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As a business owner you are already probably aware of the inherent risks in your field of work. Risks in life cannot be avoided. If you take any type of action, there is always a risk attached. This can be seen in a simple example of getting into the shower to begin your day. There is always a risk, when you mix water, soap, and the skin on our feet that you may slip and fall causing injury to yourself. We don’t stop living life because there is risk. We, whether you know it or not are constantly managing risk in your daily routine. When you get into your car to drive to the workplace, I may be dating myself. We all used to drive to our workplace pre-covid. Some of us still do. So, when/if you drive to work, there are risks on the roadway. Risks come in the form of traffic hazards, wildlife un-expectantly running onto the roadway, a child chasing a ball into the street, a vehicular accident with another vehicle, you get the point. And we mitigate those risks daily. Before we begin to drive, we take a driver’s training class, log several hours before the state issues us a license to drive. We use hands free technology to keep our eyes and our hands free to see the risks on the roadway. These are all risk management techniques employed every day, by thousands of people daily. I would offer most of us are inherently aware of risks and what our tolerance is to said risks. But what about our liability and exposure? Are we considering what our liability potential is as business owners? What about your exposure? Exposure refers to an individual’s or business entity’s susceptibility to various losses or risks they might encounter in life or in the ordinary course of business. Are we opening our exposure and do not realize we are doing so? Risk, liability, and exposure evolve from a legal term called vicarious liability or more officially respondent superior, which is Latin for “let the master answer.” In very simple terms this means the employer is responsible for the actions of their employees. Any injurious or wrongful act of an employee within the course and scope of their employment creates liability for the employer. Just like risk we cannot remove all liabilities and exposures. But we can reduce and minimize it before it happens and mitigate it when it does happen. There are generally seven main areas of concern regarding vicarious liabilities. Those are, negligence in appointment, negligence in retention, negligence in training, negligence in entrustment, negligence in assignment, failure to direct, and failure to supervise. For the purpose of this article, I would like to focus on negligence in training and failure to direct. Goal of any business owner is to make more profit than losses, correct? But we are all one big incident away from total loss if we are not properly protected. Therefore, we have insurances. Life insurance, auto insurance, business insurance et cetera. I recently met with a plant manager of a distribution center in a major metropolitan area. I had just completed workplace training with their organization. What was interesting was the fact that 75% of the employees who the training would directly impact were not present. The 25% of employees present were in an administrative capacity and would have very little impact on the day-to-day potential for injuries in the workplace and how to respond to mitigate that incident. We began to discuss the topic of risk, liability, and exposure. Can we reduce our liabilities and exposure ahead of time before an incident occurs? Of course we can. With proper training, implementation of training through updated policies and procedures and documentation of said training. Gordon Graham, a risk management, guru has coined the phrase, “if it’s predictable, it’s preventable.” Now the incident itself may not be preventable. Let’s face it, stuff happens. But how we manage it before it happens through proper onboarding, training and continuing reinforcement dramatically reduces the incident itself from occurring, and if it does occur, reduces our liabilities and exposures. Let me share a quick story to put it all together. An injury occurs on the floor of the warehouse for whatever reason. An artery is severed on the employee from the machine. Without getting into too much biology and human function, a person can bleed to death on 2-4 minutes with a severed artery. No one, or next no one is trained on the warehouse floor (where the most risk is present) in any type of first aid for said injured employee. By the time someone in administration is notified, responds, and begins to treat said employee, the employee succumbs to her wounds and dies. There will be investigations. There will be a criminal, civil and administrative investigation at a minimum. Let’s take away any criminal negligence for this scenario. No crime has occurred. There most certainly be a civil litigation. The limits of how much an employer will pay, aka liability in this tort will largely depend on their exposure. Did the employer train all their employees? Did the employer train those most “at risk” employees or did the employer train a minimum number of employees who may or may not even be able to impact the potential incident? If you are sitting on a jury in this case how would decide the case? How does the employer’s exposure look if all the employees are trained? Or at minimum the employees most impacted by the potential injury? This is the crux of mitigating exposure ahead of time to reduce financial liability in tort claims. Oh wait, we forgot the administrative investigation. The government has an interest in all of this as well to keep employees and the workplace safe. So, I can assure you one of those alphabet organizations like OSHA (Occupational Safety Health Administration) will come visit. Does this visit cause your organization to be shut down for one day pending the investigation? Or does it take two weeks? Does it take six months because OSHA finds that those who needed the training most were not trained and now, they are looking through every file of every employee and well you see where I am going. Can your business afford to shut down for two weeks or six months? How much does that cost your organization? Does it bankrupt and close the business and organization you worked so hard to create and develop? Effective training and direction of employees now will save an organization hundreds of thousands of dollars later. Are there some up-front costs to training? Of course, there are training costs, lack of production costs while employees are at training, maybe some overtime costs. Effective training and development of employees will save an organization countless zeros in the long run. Training is similar to insurance. We pay for it ahead of time to reduce, mitigate or eliminate the liability in the future. Avoid vicarious liability by training and supervising employees in the workplace.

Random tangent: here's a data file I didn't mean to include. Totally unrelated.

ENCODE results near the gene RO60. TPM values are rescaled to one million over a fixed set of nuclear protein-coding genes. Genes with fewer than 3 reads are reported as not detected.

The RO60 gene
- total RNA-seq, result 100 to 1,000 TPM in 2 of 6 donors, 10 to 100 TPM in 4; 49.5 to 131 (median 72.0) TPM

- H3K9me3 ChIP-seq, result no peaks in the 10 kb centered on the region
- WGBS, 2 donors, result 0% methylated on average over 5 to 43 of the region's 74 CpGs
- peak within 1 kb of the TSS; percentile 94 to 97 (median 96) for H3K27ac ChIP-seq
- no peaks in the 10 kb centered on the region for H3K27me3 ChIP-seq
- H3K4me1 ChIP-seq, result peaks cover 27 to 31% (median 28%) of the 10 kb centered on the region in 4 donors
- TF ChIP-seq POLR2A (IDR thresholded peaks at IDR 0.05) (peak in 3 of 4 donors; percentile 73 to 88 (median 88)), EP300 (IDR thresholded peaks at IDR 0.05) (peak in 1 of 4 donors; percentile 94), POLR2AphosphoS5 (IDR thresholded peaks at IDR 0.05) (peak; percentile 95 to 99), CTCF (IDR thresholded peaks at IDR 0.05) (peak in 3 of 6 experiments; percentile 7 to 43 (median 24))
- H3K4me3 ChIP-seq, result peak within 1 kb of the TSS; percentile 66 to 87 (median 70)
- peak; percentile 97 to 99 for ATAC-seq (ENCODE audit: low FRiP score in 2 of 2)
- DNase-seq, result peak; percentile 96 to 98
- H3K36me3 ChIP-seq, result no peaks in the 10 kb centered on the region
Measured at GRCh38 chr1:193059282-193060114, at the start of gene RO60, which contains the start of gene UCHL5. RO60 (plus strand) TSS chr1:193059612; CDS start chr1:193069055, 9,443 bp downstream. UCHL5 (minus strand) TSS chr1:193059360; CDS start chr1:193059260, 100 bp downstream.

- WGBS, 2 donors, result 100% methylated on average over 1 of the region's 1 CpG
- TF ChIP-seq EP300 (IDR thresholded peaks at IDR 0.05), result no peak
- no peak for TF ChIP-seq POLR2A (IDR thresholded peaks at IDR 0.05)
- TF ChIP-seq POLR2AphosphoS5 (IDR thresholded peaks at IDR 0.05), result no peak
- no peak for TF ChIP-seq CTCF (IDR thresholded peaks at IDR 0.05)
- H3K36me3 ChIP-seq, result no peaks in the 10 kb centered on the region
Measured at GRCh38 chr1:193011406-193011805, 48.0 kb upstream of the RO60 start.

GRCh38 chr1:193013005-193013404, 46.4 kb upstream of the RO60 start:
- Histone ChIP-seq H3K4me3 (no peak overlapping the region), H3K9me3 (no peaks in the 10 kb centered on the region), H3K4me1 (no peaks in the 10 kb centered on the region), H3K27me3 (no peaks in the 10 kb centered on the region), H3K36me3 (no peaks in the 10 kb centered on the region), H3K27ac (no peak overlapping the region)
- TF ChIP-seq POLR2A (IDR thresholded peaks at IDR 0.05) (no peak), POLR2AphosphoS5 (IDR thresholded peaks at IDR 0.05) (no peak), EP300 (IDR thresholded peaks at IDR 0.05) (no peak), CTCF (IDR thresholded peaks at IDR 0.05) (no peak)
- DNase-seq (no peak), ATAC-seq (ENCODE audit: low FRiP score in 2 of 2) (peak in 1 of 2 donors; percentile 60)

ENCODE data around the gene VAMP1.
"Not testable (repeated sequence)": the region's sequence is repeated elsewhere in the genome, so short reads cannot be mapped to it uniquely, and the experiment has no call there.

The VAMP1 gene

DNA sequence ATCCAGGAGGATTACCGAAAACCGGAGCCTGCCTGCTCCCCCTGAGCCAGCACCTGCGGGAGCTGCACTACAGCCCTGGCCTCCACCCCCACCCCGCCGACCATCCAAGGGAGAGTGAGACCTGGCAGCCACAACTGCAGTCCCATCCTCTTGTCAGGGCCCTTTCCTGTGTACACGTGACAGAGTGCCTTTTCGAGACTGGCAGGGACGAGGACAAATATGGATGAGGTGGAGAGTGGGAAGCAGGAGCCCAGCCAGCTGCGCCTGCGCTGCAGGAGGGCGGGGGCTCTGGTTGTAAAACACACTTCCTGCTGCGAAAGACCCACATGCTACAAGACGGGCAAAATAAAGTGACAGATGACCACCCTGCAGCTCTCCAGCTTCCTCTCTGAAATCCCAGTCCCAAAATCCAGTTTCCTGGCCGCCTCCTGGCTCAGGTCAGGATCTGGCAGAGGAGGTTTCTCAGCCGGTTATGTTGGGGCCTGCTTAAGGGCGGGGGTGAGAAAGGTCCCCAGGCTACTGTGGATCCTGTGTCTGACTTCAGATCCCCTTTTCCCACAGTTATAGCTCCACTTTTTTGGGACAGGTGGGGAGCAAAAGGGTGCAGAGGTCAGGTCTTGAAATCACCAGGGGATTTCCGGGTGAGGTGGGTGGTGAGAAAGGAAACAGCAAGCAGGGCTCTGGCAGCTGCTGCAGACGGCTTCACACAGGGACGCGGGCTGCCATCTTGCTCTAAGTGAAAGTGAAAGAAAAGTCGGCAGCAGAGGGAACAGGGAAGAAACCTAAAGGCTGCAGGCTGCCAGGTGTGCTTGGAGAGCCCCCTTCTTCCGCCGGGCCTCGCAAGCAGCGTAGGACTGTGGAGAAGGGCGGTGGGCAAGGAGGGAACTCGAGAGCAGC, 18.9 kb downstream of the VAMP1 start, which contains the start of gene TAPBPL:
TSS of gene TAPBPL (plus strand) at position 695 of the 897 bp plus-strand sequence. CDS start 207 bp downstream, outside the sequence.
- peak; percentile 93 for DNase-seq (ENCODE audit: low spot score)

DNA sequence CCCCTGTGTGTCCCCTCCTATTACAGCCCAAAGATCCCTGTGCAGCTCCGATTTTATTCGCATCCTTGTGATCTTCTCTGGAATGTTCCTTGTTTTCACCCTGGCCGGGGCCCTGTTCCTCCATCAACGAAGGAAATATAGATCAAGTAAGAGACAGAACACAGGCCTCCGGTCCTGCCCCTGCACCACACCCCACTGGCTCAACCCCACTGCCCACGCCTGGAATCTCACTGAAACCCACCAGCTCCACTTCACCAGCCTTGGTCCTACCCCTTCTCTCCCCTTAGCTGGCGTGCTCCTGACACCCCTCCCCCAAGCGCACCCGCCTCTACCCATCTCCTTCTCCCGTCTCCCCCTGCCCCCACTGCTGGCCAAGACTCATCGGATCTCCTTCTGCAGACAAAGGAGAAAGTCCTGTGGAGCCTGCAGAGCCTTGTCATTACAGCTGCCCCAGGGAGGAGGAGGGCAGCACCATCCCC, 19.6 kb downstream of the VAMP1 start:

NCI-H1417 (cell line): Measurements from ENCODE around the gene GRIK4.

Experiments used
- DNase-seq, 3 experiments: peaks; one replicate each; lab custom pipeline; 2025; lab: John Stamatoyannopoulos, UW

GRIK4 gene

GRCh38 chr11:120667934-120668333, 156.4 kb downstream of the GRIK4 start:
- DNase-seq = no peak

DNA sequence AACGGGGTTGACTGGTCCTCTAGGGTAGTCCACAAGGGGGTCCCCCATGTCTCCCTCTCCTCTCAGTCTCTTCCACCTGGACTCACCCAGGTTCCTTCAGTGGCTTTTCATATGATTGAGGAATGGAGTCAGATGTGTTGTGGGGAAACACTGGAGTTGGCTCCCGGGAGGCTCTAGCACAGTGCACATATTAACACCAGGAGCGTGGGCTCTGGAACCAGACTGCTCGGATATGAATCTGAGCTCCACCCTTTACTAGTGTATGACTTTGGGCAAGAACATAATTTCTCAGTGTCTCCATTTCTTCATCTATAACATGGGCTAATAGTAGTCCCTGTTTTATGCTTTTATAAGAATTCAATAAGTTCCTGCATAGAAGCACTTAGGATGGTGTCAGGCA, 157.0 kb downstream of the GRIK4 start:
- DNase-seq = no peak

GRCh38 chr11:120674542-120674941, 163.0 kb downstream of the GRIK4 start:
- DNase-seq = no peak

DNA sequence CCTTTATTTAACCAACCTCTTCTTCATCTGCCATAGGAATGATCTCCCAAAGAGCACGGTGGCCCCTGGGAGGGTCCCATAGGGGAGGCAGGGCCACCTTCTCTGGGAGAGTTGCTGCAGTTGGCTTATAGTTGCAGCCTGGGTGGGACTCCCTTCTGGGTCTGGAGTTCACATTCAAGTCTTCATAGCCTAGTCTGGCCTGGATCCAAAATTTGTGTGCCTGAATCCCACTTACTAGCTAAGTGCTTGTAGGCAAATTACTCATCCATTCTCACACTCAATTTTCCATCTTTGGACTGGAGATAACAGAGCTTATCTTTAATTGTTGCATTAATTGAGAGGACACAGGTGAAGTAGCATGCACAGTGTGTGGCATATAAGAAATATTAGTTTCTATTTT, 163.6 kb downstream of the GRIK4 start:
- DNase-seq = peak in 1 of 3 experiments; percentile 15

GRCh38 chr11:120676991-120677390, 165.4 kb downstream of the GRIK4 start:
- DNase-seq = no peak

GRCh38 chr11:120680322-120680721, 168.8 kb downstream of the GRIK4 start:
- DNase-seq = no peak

-Matthew Roth is the Chief Operating Officer at Liberty Tree Training & Development and the Director of Professional Development & Learning with ScaleocityWorks.